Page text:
I zigged and zagged my last living character across the tabletop, deftly avoiding the bullets being sprayed from my opponent’s Gatling Gun wielding character. Using the terrain that had been scattered around the battlefield, I manged to get myself into position to pick up an Item Crate and finally even the odds against his superior firepower. I aimed my flick carefully and, BAM, solidly impacted the Item Crate. My pulse quickened and my opponent let out an overly dramatic “Noooooooooooo….” as I drew my much needed firepower from the Item Deck. My devious, evil, merciless 8 year old opponent would have no choice but to deal with my newly acquired … Taco.
Disc Duelers, by Level 99 Games, is a silly, disc-flicking dexterity game in which players will be leading teams of unique characters in battles against each other by flicking the discs that represent those characters around, and off of, the tabletop. Composed simply of discs that represent characters and a few decks of cards Disc Duelers leaves a lot of the game-play decisions to the players themselves. How big the battlefield will be, how much terrain will be used, how many characters each player will control and even what the goal of the game will be is in the hands of the players and their imaginations. The relaxed rule-set and simple game-play mean that Disc Duelers is a great game to play with kids.
The rules are easy to comprehend and new players can be brought up to speed and ready to play on the fly. Confusingly, the physical copy of the rulebook omits the ranged attack rules, but they can easily be found online (a complete rulebook is linked to below). Regardless of the game mode being played, players will be choosing characters to play with and flicking them around the board into each other, the chosen terrain, Item Crates and off of the table.
Each player will create their team from a deck of unique characters, each with their own Movement and Attack stats and their own unique special ability. The characters are nowhere near balanced and if players pick their teams at random it can be an absolute bloodbath if one player ends up with more powerful characters than the other, especially when playing in death-match style modes. Some of the powers even rely on things such as the size of a player’s hand, and can swing wildly in power based on who is playing that character. The bright side to the crazy difference in character powers is that it fits perfectly with the wacky nature of the game. The variance in characters encourages team drafting over random selection, which adds a fun bit of strategy to the game.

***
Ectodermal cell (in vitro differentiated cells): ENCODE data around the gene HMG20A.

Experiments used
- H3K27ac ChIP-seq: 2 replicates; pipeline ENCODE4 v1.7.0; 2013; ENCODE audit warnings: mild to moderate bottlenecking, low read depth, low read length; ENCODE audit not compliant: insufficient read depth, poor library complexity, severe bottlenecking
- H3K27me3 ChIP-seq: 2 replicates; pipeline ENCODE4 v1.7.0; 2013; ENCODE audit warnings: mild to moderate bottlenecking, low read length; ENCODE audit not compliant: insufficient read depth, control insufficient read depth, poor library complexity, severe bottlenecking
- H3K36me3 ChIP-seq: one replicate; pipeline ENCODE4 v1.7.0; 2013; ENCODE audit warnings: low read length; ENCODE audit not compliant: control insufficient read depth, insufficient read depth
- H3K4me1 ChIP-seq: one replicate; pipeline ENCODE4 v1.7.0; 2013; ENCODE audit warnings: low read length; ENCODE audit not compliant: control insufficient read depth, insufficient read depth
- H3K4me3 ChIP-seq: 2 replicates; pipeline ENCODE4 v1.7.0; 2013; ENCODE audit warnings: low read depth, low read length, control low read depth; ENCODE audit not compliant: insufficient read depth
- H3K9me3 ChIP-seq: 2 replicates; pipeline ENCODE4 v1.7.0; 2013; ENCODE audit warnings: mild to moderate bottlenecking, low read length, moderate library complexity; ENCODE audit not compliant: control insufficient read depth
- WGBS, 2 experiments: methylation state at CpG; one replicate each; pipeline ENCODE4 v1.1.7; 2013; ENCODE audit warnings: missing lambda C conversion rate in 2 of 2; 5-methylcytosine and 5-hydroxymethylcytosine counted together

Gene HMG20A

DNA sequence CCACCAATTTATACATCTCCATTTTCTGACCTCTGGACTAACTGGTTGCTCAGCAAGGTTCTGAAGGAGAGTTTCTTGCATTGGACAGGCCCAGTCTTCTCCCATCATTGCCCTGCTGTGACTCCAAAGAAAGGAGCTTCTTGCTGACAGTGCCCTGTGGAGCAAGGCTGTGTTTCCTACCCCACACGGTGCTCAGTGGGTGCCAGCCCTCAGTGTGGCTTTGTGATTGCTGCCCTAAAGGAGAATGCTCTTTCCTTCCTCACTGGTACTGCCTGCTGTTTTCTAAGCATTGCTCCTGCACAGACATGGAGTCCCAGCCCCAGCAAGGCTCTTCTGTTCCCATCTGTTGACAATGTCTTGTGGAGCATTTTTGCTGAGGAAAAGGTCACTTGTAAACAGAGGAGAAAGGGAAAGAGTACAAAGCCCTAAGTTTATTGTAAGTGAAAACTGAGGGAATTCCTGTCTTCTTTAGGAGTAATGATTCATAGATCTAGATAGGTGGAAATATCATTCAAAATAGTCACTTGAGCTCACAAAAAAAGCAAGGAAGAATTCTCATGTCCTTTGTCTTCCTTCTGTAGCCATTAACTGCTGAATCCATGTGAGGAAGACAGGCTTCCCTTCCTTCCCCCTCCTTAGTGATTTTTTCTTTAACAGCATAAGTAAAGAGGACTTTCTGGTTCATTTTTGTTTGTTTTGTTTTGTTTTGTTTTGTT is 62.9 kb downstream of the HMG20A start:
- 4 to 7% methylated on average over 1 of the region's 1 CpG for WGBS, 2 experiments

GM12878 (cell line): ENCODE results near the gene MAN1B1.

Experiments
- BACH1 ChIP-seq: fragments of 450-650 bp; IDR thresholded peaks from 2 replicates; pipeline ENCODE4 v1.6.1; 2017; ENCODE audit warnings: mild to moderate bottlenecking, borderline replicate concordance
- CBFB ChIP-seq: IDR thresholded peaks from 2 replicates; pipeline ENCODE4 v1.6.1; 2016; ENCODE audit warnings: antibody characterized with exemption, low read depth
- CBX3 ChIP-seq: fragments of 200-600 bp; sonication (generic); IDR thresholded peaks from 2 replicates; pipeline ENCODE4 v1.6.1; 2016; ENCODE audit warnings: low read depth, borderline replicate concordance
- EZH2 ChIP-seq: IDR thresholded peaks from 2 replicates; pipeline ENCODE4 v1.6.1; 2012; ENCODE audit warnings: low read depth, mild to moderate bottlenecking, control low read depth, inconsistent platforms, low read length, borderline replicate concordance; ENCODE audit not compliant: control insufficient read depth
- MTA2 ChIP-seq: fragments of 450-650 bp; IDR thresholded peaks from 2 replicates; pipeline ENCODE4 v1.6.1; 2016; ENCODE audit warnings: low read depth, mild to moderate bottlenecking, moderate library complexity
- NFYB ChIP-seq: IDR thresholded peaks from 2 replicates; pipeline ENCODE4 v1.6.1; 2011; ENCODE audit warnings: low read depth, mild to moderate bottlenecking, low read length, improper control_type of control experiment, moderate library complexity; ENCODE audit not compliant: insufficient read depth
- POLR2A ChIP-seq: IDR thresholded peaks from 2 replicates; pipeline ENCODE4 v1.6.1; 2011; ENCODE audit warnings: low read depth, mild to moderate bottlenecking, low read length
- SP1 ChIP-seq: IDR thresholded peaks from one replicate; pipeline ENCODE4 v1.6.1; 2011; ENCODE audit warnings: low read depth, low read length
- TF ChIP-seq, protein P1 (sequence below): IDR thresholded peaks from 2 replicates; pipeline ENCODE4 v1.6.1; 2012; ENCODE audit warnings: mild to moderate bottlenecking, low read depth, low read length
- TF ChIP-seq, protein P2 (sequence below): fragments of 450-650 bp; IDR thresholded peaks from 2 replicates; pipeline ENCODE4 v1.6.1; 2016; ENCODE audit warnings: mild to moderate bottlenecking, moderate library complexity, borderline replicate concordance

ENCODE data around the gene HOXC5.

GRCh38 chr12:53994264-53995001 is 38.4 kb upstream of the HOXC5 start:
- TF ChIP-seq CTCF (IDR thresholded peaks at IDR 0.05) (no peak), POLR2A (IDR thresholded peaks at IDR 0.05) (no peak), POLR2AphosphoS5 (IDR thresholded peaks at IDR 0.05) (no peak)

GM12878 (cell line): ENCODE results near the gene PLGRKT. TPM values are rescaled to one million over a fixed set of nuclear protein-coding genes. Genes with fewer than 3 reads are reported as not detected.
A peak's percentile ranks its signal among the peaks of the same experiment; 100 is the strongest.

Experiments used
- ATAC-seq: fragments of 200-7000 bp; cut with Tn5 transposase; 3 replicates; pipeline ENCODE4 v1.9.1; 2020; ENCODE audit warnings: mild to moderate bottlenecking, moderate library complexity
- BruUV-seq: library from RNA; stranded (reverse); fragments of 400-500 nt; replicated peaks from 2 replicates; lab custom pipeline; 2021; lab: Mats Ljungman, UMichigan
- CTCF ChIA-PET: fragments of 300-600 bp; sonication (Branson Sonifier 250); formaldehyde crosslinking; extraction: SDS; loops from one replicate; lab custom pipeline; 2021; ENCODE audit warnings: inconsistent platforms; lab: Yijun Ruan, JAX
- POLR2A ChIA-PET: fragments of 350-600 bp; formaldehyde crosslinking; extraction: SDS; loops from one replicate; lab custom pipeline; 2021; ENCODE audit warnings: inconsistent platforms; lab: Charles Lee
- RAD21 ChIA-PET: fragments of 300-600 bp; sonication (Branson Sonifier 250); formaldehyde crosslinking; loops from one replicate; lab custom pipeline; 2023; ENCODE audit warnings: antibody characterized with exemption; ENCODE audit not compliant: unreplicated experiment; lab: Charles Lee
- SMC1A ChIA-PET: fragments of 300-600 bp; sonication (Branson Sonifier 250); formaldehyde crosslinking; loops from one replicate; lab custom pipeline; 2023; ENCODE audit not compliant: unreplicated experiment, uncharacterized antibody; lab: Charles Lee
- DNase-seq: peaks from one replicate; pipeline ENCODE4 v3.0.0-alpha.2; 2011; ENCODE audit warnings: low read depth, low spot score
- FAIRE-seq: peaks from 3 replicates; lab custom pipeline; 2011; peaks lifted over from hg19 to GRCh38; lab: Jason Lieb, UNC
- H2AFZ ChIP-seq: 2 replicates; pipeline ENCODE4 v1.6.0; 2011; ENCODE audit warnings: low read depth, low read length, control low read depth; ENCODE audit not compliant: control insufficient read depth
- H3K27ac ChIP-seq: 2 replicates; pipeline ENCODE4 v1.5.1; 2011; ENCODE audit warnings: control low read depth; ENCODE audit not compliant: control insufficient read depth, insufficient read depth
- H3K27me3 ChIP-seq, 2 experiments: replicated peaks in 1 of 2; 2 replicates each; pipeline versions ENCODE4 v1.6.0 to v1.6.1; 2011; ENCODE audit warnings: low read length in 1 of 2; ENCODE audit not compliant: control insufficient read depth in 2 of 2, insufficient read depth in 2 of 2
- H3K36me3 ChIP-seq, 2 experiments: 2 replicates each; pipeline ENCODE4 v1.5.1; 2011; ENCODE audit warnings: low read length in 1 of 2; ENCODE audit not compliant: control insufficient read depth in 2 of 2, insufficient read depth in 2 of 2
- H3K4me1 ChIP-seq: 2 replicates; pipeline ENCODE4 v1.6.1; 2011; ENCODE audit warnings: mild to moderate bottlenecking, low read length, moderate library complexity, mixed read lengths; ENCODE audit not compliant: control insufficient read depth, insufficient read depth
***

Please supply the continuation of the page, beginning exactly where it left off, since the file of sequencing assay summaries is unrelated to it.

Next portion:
Disc Duelers also includes an Item deck that should absolutely be used in every game of Disc Duelers, no matter which mode is being played. When playing with Items, players will toss brown Item Crate cubes around the chosen battlefield and will draw an Item from the deck whenever one of their character discs impacts one of the Item Crates. The Items are even more varied and ridiculous than the player powers, ranging from a Taco that refills a bit of health to Flamethrowers and Mind Control rays. It can be as much fun to see who can make most effective use of a ridiculous Item as it is to win the game, and often our games became a race to see who could get the coolest, most overpowered Item first and then use it to harass and eliminate the opponent’s characters.
The difference in character and Item power levels also mean that it is easy to create handicaps in Disc Duelers. Creating separate decks for adults and kids is a great way to make the game play more evenly between more dextrous and strategic adults and kids. Kids have a ton of fun playing this way as they get an absolute kick out of the crazy power imbalances that playing this way can lead to, especially in the game’s combat modes. There are other modes, such as soccer and racing, outlined in the rulebook but they either last too long or aren’t interesting enough to play more than once or twice. Playing death-match or team death-match is where Disc Duelers really shines.
A note on “chrome”: The art and component quality in Disc Duelers is very good. The art on the disc-stickers is a touch busy on some of the discs and so initially fishing the characters you are going to be using out of the stack of discs can take some time. Once on the table though, the discs are usually easy to distinguish from one another. The chibi/cartoonish art style is perfect for the game’s lighthearted mechanics. The rulebook is easy to understand although it’s a shame that it is missing a full page of rules.
The bottom line:
Disc Duelers is as much toy as it is game and as such younger players have an absolute blast playing it. While there are a few variations of play, including soccer, racing and volleyball, the real meat of the game lies in the combat modes. The variable player powers and item cards add a good amount of replay value to the game although there isn’t enough here to keep a group of adult gamers entertained over numerous plays. I’d recommend giving this game a pass if you only play with a group of adult gamers, but I highly recommend it for people who have elementary aged kids to play it with.
Get this game if:
You are looking for a game that kids will love.
You like dexterity games.
You are looking for a more light-hearted combat game.
Avoid this game if:
You are looking for a game to play with a group of adult gamers more than once or twice.
You don’t want to spend time chasing discs across the floor as they inevitably will fly off of the table during play.
Rules for Disc Duelers, including the page missing from the physical rulebook, can be found here.
The copy of Disc Duelers used for review was provided by Level 99 Games.
Disc Duelers is a good dexterity game with fun character powers and neat and funny items. While not deep enough to hold adult gamers' attention for long, kids absolutely love it.